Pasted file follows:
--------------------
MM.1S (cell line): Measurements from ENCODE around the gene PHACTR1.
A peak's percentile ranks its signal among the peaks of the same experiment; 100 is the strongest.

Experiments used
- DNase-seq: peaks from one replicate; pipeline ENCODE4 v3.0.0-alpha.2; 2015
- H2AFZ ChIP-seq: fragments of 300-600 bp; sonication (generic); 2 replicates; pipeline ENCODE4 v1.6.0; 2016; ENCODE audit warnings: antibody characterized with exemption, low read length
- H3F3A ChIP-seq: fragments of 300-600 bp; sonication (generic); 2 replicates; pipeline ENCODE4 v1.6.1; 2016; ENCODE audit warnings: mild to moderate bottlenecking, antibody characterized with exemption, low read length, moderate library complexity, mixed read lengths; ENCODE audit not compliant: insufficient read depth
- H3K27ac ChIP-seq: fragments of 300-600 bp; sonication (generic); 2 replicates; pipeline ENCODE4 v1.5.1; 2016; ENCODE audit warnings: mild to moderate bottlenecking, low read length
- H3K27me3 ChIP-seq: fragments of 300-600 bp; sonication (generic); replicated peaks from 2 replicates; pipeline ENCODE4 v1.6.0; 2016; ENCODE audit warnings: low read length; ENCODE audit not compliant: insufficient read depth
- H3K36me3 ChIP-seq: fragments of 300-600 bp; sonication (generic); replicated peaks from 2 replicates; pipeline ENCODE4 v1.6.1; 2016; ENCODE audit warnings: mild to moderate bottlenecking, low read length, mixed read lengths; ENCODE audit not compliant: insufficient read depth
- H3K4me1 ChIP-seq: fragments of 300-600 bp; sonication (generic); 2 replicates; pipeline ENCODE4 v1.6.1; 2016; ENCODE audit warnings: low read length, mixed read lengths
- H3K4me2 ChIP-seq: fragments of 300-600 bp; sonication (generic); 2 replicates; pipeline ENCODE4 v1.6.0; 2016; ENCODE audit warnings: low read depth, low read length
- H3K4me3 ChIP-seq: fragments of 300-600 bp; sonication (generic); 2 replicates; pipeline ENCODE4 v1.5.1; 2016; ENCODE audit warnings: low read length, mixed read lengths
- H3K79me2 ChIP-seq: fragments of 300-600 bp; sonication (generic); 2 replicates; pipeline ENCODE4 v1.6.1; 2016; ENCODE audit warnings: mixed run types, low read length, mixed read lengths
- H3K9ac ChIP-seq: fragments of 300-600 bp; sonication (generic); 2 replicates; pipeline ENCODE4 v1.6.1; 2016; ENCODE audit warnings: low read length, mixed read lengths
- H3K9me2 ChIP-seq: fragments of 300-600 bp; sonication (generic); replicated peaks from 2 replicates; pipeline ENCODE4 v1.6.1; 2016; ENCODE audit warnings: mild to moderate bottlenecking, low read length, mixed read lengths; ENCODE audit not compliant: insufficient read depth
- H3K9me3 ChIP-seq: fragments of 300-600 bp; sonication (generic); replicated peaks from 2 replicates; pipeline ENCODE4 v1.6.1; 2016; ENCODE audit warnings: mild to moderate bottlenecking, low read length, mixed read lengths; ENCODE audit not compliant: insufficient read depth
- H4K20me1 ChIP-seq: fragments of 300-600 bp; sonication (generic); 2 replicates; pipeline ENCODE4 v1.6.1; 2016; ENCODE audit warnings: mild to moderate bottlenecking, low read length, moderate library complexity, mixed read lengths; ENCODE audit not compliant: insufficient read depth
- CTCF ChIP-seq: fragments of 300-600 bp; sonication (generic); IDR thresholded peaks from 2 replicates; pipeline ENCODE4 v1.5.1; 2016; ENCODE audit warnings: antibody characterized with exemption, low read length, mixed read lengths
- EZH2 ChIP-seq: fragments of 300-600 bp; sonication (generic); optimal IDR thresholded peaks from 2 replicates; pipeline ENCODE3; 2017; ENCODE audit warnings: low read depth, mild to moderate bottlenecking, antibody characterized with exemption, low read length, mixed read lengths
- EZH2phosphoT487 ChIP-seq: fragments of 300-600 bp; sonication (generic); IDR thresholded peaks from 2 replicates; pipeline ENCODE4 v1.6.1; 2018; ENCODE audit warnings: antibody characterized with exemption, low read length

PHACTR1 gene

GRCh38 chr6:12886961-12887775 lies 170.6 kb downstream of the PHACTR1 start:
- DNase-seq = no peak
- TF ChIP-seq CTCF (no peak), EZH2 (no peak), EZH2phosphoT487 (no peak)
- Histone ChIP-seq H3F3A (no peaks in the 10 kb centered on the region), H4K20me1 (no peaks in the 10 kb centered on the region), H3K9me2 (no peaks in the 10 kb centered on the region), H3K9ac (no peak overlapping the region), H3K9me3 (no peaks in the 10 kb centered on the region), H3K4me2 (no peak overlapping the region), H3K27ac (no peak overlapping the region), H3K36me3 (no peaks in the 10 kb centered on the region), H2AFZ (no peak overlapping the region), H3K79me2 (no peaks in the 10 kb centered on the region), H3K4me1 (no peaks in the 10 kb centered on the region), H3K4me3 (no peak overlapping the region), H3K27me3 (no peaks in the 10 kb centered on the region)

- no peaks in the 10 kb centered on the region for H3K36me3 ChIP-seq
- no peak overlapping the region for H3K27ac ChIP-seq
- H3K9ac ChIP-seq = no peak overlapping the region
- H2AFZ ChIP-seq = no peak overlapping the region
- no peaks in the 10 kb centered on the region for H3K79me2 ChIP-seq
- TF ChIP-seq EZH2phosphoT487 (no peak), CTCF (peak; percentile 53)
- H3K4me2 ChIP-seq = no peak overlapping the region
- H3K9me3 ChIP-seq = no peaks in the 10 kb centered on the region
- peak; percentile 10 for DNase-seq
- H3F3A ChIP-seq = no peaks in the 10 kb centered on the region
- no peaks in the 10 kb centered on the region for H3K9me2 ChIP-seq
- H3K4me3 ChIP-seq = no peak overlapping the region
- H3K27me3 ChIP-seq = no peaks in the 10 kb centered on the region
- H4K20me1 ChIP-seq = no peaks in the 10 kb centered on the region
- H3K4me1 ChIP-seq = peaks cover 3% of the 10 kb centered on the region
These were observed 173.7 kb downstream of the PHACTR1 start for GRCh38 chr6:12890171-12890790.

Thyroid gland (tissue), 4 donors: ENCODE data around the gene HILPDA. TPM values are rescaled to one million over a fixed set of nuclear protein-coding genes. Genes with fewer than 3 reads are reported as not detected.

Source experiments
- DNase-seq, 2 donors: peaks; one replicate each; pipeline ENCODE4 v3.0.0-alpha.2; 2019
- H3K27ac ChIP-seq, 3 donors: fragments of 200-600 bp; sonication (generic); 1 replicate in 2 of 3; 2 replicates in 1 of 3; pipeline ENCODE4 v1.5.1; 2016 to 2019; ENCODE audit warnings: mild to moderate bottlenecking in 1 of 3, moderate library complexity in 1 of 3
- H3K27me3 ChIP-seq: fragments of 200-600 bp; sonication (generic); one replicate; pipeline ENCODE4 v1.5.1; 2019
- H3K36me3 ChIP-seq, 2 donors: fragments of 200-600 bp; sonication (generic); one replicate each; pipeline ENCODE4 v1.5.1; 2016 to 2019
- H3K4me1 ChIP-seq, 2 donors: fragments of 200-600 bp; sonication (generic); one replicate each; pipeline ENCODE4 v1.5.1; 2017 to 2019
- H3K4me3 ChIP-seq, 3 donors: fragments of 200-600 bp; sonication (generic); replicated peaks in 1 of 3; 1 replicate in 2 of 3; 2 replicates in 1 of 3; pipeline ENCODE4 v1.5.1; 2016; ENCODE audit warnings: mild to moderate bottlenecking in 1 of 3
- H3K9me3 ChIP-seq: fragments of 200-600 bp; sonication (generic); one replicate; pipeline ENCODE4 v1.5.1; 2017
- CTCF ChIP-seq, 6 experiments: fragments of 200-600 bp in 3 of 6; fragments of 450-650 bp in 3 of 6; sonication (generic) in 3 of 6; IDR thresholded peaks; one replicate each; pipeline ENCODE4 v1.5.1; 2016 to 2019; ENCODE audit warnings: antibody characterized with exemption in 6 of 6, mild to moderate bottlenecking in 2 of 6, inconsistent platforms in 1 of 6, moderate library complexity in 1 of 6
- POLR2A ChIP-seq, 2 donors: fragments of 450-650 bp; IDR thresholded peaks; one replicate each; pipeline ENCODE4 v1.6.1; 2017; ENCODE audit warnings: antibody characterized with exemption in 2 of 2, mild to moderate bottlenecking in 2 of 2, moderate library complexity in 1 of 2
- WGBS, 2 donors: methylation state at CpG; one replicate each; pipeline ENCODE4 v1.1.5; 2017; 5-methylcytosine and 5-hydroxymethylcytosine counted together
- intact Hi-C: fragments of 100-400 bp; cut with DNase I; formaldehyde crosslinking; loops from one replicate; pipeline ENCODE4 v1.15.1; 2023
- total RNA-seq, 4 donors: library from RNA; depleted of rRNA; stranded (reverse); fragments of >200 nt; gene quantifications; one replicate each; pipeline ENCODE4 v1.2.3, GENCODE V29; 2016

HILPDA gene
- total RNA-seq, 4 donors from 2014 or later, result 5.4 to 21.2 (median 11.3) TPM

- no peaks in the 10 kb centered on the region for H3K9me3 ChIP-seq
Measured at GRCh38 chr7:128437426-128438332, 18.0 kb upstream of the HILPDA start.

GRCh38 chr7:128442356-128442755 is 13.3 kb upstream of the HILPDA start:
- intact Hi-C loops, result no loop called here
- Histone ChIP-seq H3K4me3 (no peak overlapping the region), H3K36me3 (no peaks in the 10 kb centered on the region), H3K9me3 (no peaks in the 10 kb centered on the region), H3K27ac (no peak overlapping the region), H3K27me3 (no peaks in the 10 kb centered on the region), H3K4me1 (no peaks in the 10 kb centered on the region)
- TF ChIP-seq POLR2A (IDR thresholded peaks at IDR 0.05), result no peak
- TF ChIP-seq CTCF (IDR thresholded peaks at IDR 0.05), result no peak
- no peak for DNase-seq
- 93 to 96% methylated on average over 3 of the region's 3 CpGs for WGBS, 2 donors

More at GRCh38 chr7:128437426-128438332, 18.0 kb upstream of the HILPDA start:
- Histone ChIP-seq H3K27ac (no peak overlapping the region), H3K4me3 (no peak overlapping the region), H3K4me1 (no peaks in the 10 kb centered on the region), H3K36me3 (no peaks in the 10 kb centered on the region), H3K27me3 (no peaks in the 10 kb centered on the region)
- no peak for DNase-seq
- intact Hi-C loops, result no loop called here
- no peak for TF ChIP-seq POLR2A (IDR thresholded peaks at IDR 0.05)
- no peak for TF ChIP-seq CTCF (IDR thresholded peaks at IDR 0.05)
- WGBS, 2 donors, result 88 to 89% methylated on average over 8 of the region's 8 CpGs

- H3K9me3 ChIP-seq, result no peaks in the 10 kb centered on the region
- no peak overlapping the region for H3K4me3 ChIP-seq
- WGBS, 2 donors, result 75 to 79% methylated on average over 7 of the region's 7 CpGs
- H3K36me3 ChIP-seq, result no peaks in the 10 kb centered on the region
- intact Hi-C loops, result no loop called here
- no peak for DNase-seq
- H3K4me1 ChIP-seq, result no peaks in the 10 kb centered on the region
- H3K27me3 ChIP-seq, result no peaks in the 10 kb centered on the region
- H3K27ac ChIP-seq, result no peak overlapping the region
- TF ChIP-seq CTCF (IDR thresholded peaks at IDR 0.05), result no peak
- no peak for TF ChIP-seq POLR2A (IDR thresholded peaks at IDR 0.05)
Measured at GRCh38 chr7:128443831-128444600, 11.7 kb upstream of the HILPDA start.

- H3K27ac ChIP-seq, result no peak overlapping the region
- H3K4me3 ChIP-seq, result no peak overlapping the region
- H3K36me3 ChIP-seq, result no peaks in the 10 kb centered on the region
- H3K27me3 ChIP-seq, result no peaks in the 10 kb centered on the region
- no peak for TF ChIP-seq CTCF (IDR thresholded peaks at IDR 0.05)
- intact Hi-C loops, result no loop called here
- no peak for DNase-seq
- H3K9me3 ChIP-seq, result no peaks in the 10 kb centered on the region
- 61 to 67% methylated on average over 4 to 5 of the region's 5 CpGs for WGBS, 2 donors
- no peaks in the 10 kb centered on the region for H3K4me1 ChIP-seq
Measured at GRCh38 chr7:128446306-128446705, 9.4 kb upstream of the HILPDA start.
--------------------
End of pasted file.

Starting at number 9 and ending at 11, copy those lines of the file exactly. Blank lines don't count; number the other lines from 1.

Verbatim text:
- H3K36me3 ChIP-seq: fragments of 300-600 bp; sonication (generic); replicated peaks from 2 replicates; pipeline ENCODE4 v1.6.1; 2016; ENCODE audit warnings: mild to moderate bottlenecking, low read length, mixed read lengths; ENCODE audit not compliant: insufficient read depth
- H3K4me1 ChIP-seq: fragments of 300-600 bp; sonication (generic); 2 replicates; pipeline ENCODE4 v1.6.1; 2016; ENCODE audit warnings: low read length, mixed read lengths
- H3K4me2 ChIP-seq: fragments of 300-600 bp; sonication (generic); 2 replicates; pipeline ENCODE4 v1.6.0; 2016; ENCODE audit warnings: low read depth, low read length